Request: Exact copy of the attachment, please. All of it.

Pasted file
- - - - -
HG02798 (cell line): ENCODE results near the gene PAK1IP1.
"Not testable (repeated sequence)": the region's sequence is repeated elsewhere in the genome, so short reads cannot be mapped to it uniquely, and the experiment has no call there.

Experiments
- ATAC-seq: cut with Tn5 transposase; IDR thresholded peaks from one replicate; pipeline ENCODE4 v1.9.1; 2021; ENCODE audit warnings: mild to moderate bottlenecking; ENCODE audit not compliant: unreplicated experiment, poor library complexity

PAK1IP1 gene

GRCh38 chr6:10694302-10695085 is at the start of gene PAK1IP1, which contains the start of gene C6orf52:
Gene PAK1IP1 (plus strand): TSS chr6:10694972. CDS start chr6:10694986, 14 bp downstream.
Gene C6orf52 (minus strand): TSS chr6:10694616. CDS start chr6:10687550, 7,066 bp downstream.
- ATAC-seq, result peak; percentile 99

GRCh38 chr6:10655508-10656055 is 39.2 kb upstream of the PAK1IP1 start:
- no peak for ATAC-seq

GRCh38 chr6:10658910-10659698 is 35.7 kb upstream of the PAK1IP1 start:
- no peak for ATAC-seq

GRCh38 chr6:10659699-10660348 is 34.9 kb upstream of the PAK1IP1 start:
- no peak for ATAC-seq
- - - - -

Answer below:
HG02798 (cell line): ENCODE results near the gene PAK1IP1.
"Not testable (repeated sequence)": the region's sequence is repeated elsewhere in the genome, so short reads cannot be mapped to it uniquely, and the experiment has no call there.

Experiments
- ATAC-seq: cut with Tn5 transposase; IDR thresholded peaks from one replicate; pipeline ENCODE4 v1.9.1; 2021; ENCODE audit warnings: mild to moderate bottlenecking; ENCODE audit not compliant: unreplicated experiment, poor library complexity

PAK1IP1 gene

GRCh38 chr6:10694302-10695085 is at the start of gene PAK1IP1, which contains the start of gene C6orf52:
Gene PAK1IP1 (plus strand): TSS chr6:10694972. CDS start chr6:10694986, 14 bp downstream.
Gene C6orf52 (minus strand): TSS chr6:10694616. CDS start chr6:10687550, 7,066 bp downstream.
- ATAC-seq, result peak; percentile 99

GRCh38 chr6:10655508-10656055 is 39.2 kb upstream of the PAK1IP1 start:
- no peak for ATAC-seq

GRCh38 chr6:10658910-10659698 is 35.7 kb upstream of the PAK1IP1 start:
- no peak for ATAC-seq

GRCh38 chr6:10659699-10660348 is 34.9 kb upstream of the PAK1IP1 start:
- no peak for ATAC-seq